This process, said McNamee in a recent interview with ProMarket, gradually turned him from a “huge fan” into one of Facebook’s harshest critics. “I arrived at this by really small degrees over almost two years,” he says. “With extreme reluctance, I realized that these people whom I trusted and helped were committed to a course of action that I could no longer support and that my friendship with them had to be put in a box while we address the threat to democracy.”...
Previous visits with Mr. McNamee:
Nov. 1, 2017
Early Facebook investor compares the social network to Nazi propaganda, likens its workers to Goebbels and claims it is creating a climate of 'fear and anger' 
Nov. 12, 2017
"Climateer Line of the Day: Bono's Guy Talks Regulating Facebook and Google"
January 8, 2018 
"Facebook Can’t Be Fixed" (FB)

May 2012
Bono's Elevation Partners Runs $90 Mil to $1.5 Bil in Facebook, Making Him the World's Most Insufferable Musician (FB)

Also from May 2012:
"How Mark Zuckerberg Hacked the Valley" (FB)

Nov. 2017 
Climateer Line of the Day: Neurotransmitters and Facebook Edition
Via The Verge:

 "The short-term, dopamine-driven feedback loops we've created are destroying how society works.  No civil discourse, no cooperation; misinformation, mistruth. And it's not an American problem — this is not about Russians ads. This is a global problem."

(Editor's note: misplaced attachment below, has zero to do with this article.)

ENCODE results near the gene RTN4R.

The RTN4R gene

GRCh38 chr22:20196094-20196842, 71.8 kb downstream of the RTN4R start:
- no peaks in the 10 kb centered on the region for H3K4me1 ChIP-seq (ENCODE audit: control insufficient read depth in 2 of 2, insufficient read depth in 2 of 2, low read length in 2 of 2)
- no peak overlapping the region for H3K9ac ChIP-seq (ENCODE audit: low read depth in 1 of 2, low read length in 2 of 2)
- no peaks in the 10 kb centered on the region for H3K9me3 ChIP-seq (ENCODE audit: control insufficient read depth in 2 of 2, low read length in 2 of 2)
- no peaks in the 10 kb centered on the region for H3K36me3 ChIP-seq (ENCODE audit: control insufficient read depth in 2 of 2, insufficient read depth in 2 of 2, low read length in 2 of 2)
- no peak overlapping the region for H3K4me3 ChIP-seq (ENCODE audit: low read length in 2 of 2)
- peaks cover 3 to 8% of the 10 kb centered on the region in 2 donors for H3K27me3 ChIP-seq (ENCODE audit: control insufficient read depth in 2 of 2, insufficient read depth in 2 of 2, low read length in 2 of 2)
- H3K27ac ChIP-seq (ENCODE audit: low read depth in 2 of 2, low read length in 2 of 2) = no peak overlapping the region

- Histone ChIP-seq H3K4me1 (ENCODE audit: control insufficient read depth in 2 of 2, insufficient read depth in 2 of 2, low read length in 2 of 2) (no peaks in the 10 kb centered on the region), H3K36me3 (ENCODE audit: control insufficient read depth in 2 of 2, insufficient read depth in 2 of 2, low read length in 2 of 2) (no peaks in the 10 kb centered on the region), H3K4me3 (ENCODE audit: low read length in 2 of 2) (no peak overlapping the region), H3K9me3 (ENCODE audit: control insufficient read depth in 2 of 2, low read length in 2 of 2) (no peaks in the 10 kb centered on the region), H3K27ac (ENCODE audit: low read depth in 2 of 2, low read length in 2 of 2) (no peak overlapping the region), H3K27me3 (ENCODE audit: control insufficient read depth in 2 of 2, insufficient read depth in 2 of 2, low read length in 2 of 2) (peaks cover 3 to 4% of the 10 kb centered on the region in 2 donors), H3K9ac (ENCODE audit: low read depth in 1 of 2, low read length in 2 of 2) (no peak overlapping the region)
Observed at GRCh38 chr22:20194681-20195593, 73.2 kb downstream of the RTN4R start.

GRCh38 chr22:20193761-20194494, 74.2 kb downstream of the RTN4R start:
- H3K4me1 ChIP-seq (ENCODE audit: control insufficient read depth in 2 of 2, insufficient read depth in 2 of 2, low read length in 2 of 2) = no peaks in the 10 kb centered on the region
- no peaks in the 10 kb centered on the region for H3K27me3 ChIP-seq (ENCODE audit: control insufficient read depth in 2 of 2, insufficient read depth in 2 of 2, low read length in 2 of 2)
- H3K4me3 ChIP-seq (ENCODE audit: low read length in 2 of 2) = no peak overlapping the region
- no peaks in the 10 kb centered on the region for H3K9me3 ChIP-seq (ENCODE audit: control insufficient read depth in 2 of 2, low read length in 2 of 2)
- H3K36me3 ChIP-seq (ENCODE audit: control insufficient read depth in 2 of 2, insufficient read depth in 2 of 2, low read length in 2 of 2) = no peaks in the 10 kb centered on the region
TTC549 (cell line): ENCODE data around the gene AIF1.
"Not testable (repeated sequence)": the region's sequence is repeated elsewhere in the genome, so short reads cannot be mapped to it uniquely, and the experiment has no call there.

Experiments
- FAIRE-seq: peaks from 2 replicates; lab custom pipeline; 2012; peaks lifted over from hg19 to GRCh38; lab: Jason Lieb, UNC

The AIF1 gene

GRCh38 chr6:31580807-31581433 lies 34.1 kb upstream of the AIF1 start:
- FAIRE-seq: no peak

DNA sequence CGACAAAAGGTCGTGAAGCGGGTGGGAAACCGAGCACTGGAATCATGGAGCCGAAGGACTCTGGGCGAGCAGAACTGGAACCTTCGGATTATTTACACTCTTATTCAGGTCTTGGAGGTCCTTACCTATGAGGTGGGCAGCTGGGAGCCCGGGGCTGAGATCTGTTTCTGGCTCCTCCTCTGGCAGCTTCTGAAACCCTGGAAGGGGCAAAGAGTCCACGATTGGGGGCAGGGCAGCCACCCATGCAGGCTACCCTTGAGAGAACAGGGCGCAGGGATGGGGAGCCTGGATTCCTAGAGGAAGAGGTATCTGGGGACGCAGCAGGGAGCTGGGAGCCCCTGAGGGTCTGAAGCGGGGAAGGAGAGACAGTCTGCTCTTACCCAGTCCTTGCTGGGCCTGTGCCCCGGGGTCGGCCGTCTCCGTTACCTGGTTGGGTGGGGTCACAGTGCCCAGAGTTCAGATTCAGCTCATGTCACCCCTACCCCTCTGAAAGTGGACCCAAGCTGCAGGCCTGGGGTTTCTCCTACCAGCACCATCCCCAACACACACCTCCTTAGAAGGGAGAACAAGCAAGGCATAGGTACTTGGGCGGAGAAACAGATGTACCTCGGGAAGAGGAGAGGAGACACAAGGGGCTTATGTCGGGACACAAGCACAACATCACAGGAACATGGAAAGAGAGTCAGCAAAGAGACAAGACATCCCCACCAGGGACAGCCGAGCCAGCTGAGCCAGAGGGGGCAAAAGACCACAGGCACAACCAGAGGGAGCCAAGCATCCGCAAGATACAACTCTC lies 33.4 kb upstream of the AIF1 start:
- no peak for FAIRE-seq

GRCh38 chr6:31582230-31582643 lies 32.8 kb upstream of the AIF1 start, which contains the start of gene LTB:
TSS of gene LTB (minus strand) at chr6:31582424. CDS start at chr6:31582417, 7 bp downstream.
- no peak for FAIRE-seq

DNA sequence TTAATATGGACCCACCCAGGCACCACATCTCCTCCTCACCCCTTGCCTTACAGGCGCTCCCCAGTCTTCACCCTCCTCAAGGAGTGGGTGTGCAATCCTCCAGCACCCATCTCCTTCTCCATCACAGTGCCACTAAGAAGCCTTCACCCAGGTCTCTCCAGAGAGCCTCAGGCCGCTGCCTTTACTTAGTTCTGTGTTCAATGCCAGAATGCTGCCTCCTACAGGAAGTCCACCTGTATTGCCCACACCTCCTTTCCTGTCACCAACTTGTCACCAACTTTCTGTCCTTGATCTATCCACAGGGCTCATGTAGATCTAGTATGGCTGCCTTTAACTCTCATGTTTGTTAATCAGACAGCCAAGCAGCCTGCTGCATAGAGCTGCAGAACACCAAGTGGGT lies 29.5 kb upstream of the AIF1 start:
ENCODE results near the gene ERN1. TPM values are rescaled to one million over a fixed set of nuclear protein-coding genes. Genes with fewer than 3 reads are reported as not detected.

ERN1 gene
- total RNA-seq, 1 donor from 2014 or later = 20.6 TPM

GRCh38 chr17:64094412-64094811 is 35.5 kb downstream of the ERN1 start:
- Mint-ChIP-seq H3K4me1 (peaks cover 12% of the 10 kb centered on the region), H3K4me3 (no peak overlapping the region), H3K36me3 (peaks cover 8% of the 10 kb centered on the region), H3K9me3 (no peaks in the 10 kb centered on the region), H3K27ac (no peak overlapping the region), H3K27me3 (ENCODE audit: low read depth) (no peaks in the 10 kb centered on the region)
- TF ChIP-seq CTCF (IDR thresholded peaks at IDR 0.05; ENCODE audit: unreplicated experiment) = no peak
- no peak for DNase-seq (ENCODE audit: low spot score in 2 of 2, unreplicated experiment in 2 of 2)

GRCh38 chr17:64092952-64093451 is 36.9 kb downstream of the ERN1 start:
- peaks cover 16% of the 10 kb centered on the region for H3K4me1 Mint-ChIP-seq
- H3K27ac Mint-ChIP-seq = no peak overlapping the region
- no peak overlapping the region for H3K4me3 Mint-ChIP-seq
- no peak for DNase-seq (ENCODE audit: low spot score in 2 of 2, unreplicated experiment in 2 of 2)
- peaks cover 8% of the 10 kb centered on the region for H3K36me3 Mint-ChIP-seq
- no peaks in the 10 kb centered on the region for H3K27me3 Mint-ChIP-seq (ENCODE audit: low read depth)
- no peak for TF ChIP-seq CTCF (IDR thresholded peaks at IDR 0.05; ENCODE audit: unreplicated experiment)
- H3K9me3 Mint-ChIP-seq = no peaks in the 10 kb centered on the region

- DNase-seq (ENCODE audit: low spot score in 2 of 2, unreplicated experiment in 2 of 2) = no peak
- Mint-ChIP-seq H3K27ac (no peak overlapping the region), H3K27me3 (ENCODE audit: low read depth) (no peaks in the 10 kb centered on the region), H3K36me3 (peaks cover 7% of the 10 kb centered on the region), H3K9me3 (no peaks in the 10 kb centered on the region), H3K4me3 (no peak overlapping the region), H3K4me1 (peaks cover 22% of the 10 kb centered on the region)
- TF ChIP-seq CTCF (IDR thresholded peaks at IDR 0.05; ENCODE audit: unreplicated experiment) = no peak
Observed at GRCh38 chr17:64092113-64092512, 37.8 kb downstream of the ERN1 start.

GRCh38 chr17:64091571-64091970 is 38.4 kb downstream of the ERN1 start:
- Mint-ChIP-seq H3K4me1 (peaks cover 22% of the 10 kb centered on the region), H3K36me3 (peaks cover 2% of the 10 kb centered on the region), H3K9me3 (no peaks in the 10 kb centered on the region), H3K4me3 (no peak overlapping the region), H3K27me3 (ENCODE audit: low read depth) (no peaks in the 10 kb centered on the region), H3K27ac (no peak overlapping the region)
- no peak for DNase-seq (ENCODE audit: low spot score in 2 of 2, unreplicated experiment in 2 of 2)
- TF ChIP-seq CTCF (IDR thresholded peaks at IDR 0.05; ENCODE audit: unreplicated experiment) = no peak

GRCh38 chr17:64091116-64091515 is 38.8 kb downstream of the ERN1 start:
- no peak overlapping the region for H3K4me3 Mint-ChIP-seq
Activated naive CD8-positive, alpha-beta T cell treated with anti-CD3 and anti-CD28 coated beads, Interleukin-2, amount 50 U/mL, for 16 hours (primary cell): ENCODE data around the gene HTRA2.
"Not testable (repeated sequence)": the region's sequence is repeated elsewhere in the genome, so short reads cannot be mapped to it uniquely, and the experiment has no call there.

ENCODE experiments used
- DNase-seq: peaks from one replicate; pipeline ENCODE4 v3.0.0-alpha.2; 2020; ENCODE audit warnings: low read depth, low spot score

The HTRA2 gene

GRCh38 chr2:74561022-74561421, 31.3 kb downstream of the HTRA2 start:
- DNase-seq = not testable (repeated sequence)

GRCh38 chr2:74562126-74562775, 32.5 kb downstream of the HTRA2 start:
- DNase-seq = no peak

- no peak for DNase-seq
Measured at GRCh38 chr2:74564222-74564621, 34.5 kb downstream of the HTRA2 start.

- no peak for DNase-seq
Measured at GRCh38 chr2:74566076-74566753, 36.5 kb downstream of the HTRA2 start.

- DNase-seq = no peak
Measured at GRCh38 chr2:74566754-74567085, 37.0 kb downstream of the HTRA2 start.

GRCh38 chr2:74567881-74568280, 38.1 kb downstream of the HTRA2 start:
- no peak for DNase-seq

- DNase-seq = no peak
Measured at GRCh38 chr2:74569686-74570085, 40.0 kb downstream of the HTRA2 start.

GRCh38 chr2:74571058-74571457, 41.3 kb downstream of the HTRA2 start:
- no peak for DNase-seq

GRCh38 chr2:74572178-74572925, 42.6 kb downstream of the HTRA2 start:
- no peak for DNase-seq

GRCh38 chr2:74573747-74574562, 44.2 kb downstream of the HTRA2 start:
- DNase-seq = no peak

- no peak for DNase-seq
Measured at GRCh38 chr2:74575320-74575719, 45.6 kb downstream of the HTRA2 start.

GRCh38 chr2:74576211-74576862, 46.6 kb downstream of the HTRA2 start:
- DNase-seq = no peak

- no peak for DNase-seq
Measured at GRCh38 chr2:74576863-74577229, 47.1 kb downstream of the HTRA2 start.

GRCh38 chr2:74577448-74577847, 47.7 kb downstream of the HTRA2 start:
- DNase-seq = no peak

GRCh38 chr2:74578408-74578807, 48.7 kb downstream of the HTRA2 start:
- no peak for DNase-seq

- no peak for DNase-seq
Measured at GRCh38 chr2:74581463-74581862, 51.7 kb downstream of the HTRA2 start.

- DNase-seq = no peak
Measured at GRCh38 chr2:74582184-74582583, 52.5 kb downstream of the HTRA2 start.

—Former Facebook Vice President for Addicting Users, Chamath Palihapitiya
And the rest of the story:

Former Facebook exec says social media is ripping apart society
‘No civil discourse, no cooperation; misinformation, mistruth.’
Another former Facebook executive has spoken out about the harm the social network is doing to civil society around the world. Chamath Palihapitiya, who joined Facebook in 2007 and became its vice president for user growth, said he feels “tremendous guilt” about the company he helped make. “I think we have created tools that are ripping apart the social fabric of how society works,” he told an audience at Stanford Graduate School of Business, before recommending people take a “hard break” from social media. 
Palihapitiya’s criticisms were aimed not only at Facebook, but the wider online ecosystem. “The short-term, dopamine-driven feedback loops we’ve created are destroying how society works,” he said, referring to online interactions driven by “hearts, likes, thumbs-up.” “No civil discourse, no cooperation; misinformation, mistruth. And it’s not an American problem — this is not about Russians ads. This is a global problem.”...MUCH MORE, including video
Possibly also of interest:

Founding Facebook President: ‘God only knows what it’s doing to our children’s brains’ (FB)

Want to Make Big Money? Engineer A Little Addiction Into Your Product

"'We're designing minds': Industry insider reveals secrets of addictive app trade"

"Google, Twitter and Facebook workers who helped make technology so addictive are disconnecting themselves from the internet"

Dopamine Labs: "Meet the tech company that wants to make you even more addicted to your phone"

If You Want To Be Happy, Listen Up. Now! alternative title: The FT's Izabella Kaminska Is...